Hierarchical and relational databases are two different manners in which to store and organize data that also allow management and utilization of that data. There are essential aspects that any database should be able to provide, those of creating, reading, updating and deleting data. Upon becoming familiar with how each database is set up, it is important to look at the advantages and disadvantages of each model in determining which type of database one would want to utilize.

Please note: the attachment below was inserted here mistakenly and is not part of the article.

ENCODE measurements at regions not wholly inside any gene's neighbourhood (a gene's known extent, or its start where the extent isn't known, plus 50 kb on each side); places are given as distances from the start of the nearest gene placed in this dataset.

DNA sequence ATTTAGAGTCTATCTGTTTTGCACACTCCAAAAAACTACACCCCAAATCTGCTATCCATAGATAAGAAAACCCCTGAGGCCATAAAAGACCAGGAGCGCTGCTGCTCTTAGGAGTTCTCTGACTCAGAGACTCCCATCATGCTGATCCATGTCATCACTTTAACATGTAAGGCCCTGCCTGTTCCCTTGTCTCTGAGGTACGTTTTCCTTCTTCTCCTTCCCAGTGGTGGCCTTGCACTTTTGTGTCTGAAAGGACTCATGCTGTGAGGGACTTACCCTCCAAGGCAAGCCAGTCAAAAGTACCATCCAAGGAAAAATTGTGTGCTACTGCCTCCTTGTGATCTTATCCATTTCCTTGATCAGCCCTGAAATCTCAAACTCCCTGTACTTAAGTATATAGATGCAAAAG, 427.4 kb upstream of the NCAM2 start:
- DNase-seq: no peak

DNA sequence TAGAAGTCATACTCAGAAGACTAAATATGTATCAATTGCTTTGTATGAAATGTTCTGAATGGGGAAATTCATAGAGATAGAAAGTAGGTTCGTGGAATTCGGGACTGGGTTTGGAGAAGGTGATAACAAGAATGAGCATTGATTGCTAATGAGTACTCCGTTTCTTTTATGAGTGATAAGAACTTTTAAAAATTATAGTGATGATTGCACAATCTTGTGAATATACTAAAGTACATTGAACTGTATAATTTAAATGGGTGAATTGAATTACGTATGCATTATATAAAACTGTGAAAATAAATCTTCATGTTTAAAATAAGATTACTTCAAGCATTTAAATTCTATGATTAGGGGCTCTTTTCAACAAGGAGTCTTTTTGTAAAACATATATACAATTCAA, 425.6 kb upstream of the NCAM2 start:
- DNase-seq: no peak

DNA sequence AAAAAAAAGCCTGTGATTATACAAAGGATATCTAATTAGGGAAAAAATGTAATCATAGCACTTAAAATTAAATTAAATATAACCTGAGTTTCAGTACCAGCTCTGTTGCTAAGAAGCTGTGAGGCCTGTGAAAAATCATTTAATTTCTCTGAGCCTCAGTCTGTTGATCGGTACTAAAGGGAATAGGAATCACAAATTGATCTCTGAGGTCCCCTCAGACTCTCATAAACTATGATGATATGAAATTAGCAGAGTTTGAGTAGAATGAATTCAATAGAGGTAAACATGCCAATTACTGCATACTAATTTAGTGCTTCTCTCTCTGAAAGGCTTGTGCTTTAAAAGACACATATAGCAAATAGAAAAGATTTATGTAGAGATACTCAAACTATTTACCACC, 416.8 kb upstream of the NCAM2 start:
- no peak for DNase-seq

The hierarchical database is one of the oldest types of database models. It is structured with parent/child relationships, where one parent category of data can have many children categories of data but any child category of data can only have one parent (Hsiao, 1992). Stephens (2009) also describes this as one-to-many relationships. The parent and child categories are known as segments and within each segment the data is categorized into fields (Hsiao, 1992). Since the different categories of data in the parent/child relationship are already structured along a hierarchical path, those relationships are joined implicitly. Some advantages of the hierarchical database are that it can be accessed and updated rapidly due to the one-to-many structure and the fact that relationships are implicitly joined. (Heberling, 2008). Given that, as Stephens (2009) explains, one would want to utilize this database when working with data that is naturally hierarchical, to take advantage of the inherent joins. Furthermore, this is a preferred option when the queries or operations need to be performed with the data can take advantage of the hierarchical structure. Jao and Hier explain how physicians are able to maintain accuracy and completeness of problem and medications lists within electronic medical records by the development of the Problem List Expert (PLE). The PLE uses three linked database tables, a medication data dictionary, a problem data dictionary, and a medication-problem relationship table....
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